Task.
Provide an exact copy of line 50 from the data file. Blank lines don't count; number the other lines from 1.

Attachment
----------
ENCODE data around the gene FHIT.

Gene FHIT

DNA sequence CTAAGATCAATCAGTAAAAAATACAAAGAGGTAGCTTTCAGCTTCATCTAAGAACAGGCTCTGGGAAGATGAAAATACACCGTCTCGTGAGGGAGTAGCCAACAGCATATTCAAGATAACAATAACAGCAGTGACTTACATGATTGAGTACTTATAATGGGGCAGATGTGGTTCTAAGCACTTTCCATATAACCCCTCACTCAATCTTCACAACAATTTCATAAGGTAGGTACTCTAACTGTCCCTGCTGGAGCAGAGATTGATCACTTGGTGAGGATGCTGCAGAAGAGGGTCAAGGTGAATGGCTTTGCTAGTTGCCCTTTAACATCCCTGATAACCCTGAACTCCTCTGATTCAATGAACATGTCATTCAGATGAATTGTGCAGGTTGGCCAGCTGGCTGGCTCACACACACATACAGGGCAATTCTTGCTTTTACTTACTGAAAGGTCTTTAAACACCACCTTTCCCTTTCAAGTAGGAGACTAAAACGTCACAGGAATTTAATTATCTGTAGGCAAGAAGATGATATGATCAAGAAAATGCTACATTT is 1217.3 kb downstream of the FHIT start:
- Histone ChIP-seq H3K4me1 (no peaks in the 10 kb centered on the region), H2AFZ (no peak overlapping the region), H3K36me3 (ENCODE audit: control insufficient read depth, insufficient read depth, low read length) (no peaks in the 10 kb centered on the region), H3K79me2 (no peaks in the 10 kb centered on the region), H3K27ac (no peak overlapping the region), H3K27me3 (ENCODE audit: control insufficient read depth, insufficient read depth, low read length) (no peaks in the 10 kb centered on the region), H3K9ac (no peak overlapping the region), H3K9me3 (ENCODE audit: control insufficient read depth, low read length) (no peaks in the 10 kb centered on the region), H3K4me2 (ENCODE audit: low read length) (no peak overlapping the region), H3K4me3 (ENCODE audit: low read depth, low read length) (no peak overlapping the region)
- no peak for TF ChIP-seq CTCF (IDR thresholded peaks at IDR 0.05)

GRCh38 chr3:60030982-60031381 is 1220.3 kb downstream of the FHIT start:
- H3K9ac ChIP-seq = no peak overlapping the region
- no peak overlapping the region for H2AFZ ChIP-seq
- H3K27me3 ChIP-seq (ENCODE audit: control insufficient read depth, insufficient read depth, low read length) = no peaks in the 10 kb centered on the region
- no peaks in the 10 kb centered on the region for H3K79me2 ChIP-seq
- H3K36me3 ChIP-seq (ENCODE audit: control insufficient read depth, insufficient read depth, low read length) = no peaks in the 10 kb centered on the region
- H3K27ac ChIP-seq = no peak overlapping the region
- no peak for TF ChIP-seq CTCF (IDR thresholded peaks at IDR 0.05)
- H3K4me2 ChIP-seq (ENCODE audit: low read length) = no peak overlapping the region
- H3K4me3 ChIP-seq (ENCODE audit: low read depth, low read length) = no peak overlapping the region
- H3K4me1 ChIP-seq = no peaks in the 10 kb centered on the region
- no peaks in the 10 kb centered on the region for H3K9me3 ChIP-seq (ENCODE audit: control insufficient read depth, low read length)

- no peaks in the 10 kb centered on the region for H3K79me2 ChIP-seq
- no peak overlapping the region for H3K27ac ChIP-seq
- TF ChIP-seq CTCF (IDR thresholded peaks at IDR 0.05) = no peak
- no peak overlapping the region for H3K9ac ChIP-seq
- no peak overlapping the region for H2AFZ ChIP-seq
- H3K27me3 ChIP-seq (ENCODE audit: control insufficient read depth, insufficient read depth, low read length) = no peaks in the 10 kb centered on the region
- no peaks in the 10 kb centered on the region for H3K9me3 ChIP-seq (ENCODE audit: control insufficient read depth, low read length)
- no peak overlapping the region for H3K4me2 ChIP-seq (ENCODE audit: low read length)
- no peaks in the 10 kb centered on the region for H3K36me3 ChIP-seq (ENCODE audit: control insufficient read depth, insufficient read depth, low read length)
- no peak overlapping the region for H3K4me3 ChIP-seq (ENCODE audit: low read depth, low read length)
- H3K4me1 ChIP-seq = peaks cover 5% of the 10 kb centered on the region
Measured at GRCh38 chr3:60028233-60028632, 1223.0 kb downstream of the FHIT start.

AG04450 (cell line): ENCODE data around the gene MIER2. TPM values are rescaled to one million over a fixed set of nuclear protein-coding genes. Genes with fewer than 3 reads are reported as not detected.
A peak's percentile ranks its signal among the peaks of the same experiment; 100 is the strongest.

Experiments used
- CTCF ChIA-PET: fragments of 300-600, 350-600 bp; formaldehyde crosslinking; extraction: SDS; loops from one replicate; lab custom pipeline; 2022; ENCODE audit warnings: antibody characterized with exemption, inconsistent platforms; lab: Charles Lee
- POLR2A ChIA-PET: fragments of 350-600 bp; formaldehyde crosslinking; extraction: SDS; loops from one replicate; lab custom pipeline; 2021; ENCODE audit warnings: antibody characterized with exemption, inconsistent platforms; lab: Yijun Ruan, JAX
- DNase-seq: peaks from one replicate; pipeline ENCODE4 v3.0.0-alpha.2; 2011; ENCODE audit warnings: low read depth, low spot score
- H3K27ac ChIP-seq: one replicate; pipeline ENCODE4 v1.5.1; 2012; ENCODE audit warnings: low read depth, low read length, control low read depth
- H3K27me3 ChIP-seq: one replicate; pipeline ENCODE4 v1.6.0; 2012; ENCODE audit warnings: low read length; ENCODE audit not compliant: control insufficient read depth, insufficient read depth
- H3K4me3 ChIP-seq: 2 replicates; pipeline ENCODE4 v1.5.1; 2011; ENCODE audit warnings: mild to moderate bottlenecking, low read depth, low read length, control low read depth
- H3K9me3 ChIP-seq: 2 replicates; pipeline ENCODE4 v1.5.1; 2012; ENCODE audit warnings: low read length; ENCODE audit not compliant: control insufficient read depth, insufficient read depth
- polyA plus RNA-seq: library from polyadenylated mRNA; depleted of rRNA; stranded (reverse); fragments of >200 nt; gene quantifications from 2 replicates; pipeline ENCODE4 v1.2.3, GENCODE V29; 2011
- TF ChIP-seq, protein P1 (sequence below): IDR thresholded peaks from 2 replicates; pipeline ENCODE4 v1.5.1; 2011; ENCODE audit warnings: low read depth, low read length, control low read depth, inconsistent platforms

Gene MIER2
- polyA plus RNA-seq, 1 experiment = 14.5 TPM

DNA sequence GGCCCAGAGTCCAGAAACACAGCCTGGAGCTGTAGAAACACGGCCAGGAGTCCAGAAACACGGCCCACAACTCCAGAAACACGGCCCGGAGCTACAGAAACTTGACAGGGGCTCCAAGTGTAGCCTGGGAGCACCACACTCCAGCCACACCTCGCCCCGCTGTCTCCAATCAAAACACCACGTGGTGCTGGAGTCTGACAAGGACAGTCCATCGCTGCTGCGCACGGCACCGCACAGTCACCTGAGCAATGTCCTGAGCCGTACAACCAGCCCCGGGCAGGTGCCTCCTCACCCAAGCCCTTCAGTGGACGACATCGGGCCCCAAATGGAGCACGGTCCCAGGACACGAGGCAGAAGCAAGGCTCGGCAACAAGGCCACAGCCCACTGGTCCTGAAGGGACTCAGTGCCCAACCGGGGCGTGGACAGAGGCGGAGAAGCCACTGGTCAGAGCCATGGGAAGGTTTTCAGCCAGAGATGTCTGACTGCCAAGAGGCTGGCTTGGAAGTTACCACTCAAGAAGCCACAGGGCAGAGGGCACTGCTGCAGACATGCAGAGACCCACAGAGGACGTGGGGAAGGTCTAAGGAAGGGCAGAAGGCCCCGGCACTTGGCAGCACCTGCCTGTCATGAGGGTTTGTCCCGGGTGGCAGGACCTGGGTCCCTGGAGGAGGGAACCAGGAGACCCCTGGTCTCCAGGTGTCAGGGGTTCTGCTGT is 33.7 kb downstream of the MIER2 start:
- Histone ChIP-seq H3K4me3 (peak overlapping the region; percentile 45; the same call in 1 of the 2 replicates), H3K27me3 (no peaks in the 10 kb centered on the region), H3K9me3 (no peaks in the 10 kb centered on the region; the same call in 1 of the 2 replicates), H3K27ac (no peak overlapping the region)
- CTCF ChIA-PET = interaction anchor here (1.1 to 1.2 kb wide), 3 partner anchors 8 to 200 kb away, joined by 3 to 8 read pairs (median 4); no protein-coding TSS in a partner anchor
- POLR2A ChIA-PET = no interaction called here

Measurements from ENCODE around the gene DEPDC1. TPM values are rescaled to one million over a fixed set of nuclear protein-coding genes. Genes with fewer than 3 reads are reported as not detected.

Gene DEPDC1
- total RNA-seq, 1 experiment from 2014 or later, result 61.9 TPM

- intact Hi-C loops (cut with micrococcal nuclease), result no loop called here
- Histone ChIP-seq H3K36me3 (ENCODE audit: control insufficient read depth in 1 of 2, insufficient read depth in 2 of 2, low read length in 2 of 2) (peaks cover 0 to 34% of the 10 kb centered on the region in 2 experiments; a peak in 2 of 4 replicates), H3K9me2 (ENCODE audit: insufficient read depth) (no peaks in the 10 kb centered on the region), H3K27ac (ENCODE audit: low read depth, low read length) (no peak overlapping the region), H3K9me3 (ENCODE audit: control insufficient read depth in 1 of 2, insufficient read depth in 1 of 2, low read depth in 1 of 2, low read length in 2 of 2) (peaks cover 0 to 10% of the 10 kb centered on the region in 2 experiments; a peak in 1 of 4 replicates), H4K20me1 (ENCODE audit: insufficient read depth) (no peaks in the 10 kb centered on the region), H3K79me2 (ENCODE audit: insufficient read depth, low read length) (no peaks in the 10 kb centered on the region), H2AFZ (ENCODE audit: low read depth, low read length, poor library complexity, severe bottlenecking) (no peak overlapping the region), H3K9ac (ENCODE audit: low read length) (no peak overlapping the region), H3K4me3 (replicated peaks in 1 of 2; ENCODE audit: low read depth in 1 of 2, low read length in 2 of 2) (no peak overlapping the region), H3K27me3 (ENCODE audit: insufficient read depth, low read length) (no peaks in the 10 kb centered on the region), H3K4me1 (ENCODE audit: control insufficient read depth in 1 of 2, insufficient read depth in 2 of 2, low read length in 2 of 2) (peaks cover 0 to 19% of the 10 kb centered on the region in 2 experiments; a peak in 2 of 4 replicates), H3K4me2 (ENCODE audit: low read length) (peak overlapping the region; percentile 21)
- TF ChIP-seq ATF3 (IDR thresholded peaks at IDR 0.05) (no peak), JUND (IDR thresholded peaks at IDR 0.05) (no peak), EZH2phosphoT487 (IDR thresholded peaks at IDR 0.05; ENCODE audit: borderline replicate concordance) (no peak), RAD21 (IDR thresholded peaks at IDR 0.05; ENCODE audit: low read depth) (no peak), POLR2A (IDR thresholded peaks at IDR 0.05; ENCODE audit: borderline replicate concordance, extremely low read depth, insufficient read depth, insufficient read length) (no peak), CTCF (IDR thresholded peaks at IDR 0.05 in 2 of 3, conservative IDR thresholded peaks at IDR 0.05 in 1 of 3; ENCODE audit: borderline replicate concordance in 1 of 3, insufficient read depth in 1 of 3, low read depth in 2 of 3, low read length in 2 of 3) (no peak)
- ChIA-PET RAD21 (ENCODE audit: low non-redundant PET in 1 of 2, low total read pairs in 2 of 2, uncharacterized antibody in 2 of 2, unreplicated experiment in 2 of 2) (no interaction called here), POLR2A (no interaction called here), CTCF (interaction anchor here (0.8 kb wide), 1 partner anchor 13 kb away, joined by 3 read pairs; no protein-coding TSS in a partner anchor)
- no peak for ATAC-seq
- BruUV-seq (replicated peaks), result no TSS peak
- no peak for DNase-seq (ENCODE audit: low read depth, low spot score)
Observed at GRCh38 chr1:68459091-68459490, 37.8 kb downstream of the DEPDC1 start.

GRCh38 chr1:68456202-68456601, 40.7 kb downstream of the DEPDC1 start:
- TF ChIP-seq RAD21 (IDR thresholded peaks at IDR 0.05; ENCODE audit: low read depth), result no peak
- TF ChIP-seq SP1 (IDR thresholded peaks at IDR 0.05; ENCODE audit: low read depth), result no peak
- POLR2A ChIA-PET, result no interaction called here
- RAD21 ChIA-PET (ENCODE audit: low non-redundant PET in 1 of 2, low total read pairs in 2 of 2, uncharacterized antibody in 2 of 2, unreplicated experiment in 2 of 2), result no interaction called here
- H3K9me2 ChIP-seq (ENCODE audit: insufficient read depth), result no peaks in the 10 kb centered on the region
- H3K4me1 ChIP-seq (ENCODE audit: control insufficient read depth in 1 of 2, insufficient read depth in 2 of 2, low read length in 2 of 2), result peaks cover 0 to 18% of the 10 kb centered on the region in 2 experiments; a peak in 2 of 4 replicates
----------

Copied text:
- total RNA-seq, 1 experiment from 2014 or later, result 61.9 TPM